Only a half hour drive to the east, you’ll find Lyndon, Vermont and its welcome sign that reads: Welcome to Lyndon, The Covered Bridge Capital of the Northeast Kingdom. With five bridges in close proximity, Lyndon has been revitalizing the old structures for their scenic beauty, their utility, and their history rooted deep in the heritage of the state, not to mention their unique architecture and design. Overall, it’s another way to truly get to know the Northeast Kingdom and Vermont’s heritage as a whole, and that’s what traveling is all about.
The Chamberlain, Millers Run, Randall, Sanborn, and School House covered bridges are all unique and recognizable for their wide, flaring roofs that extend over the eaves and gable ends of each. It’s the overhang that does most of the work in protecting these wooden bridges from Vermont weather. Besides crossing streams and rivers, these sanctuaries provided protection to travelers, horses, or carts carrying a load of hay from the elements such as rainstorms. They also provided a secluded and private moment for couples walking along the road to steal a kiss, earning them the moniker, “kissing bridges.”
For covered bridge enthusiasts and hunters, hopeless romantics, or history buffs, Lyndon is your next stop (after check-in at Highland Lodge, of course!). Admire the preservation and restoration efforts of the many involved in the five covered bridges around Lyndon, as well as the landscaping and additions that make the covered bridges a scenic attraction where Vermont views can be admired and a brief respite taken at a tranquil picnic bench (the School House covered bridge at the junction of US Route 5 and South Wheelock Road has a great one, if the temperature is nice). At the Chamberlain Mill Bridge you’ll find some truly aged construction in the original mill foundation built in 1790.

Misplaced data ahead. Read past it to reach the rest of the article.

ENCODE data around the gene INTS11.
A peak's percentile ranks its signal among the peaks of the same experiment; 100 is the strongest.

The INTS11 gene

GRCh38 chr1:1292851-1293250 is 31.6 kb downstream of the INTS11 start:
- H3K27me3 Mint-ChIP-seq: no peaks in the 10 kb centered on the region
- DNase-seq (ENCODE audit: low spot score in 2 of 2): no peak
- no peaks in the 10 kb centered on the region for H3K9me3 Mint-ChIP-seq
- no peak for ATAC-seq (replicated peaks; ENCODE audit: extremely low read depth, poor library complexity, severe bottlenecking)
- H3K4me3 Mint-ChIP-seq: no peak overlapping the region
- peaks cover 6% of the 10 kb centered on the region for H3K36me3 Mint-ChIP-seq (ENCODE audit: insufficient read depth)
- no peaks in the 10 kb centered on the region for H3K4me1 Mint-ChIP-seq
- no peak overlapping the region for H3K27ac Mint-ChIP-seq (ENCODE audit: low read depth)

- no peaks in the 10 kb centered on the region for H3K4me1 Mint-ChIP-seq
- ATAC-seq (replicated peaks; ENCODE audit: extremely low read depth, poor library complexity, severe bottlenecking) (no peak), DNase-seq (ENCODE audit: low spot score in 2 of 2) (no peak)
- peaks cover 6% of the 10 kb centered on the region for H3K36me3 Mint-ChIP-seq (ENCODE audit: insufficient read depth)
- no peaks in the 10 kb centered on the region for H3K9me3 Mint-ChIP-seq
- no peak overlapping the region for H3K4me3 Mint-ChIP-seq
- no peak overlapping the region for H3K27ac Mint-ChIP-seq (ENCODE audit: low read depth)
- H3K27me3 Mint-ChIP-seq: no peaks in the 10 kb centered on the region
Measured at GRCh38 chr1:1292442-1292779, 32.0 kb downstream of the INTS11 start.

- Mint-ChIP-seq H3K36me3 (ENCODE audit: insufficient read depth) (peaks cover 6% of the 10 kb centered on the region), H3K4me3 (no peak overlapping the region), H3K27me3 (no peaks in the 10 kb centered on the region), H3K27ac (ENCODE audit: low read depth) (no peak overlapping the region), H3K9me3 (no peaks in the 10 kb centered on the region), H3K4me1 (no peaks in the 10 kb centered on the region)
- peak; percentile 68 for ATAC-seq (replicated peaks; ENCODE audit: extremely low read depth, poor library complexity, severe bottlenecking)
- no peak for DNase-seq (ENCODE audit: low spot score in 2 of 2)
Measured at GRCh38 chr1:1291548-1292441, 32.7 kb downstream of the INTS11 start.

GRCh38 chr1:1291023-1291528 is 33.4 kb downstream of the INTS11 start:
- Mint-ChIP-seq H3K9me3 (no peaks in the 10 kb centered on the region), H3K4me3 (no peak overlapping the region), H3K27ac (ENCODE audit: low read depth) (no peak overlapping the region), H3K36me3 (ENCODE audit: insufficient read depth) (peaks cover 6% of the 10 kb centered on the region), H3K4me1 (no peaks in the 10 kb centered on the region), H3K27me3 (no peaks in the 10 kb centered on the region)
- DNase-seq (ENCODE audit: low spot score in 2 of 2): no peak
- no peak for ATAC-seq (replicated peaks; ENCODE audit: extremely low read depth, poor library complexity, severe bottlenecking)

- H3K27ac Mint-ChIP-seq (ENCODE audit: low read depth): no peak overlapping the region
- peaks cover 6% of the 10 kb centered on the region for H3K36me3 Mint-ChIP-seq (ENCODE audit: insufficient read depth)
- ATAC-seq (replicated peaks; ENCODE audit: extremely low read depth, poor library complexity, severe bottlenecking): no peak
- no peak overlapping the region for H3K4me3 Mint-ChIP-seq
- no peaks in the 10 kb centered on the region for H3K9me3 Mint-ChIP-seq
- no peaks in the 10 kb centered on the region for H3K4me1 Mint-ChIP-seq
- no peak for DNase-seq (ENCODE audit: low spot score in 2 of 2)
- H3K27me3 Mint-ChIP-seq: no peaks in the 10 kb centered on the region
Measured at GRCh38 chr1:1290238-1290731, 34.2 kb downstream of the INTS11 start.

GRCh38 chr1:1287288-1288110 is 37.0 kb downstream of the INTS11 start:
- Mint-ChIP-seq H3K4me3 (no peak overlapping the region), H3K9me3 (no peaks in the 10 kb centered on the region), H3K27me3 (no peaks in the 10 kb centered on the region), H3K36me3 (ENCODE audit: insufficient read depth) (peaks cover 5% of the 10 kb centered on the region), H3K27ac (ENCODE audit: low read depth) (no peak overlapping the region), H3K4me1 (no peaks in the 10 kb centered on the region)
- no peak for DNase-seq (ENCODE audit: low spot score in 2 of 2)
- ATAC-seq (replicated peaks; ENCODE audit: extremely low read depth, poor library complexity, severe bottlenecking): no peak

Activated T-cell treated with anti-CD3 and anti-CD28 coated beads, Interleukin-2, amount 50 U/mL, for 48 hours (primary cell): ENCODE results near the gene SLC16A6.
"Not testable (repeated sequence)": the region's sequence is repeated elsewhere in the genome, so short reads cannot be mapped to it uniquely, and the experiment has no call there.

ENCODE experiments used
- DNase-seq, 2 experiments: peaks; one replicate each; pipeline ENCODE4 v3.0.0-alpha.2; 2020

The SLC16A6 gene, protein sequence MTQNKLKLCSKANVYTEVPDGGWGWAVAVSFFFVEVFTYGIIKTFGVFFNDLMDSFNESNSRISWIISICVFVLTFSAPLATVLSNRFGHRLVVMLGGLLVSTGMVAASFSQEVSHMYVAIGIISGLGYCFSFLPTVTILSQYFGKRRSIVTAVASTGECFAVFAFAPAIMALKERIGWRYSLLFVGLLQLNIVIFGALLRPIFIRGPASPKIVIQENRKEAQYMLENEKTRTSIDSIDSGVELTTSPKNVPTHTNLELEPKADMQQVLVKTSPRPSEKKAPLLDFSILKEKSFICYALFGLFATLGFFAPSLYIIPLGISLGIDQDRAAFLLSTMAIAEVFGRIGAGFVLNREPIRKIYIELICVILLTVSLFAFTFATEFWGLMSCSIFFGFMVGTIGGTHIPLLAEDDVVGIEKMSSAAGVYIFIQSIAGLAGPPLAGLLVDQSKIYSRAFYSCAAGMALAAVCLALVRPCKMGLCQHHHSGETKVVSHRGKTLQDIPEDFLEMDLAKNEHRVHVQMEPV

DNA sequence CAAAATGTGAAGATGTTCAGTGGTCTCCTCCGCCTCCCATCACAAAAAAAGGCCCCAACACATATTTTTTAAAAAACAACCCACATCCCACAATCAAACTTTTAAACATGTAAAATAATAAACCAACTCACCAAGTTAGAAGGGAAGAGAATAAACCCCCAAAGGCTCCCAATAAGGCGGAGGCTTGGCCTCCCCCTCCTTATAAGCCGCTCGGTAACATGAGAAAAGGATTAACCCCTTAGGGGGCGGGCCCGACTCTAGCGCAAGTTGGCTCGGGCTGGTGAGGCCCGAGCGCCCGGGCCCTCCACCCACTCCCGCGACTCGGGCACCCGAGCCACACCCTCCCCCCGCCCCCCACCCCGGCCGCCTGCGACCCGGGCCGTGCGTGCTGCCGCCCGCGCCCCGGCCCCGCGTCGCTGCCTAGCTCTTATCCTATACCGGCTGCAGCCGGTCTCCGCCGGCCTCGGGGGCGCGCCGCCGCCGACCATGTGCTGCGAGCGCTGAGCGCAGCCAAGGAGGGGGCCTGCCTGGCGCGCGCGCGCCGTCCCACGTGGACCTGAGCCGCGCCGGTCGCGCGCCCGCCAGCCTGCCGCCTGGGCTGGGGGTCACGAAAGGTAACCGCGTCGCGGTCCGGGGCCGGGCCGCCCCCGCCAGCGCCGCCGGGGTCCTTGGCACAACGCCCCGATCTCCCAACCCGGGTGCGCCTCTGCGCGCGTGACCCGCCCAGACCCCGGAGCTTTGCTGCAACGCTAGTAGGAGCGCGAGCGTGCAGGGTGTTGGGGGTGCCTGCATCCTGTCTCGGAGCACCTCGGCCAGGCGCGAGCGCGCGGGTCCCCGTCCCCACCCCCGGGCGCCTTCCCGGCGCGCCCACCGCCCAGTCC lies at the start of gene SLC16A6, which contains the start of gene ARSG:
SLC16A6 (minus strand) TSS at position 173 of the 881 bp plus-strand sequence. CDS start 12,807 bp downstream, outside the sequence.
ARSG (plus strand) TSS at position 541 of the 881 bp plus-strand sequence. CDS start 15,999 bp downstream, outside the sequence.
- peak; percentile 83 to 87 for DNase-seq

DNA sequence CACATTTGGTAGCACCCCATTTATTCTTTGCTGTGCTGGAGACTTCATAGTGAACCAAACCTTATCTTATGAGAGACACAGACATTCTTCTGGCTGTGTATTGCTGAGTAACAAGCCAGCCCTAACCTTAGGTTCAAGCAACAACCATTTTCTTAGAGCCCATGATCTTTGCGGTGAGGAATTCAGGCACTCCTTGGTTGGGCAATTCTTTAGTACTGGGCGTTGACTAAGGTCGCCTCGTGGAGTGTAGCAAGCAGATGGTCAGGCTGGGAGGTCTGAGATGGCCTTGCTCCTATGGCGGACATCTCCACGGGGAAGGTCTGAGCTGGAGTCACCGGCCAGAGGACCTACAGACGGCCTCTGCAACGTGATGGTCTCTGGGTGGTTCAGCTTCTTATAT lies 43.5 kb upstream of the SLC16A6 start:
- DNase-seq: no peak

Take a romantic drive through Vermont’s scenic countryside around Lyndon and plan to stop when you stumble upon each of the five covered bridges. They won’t be here forever but they are appreciated and photographed by those that recognize their value as part of Vermont’s heritage.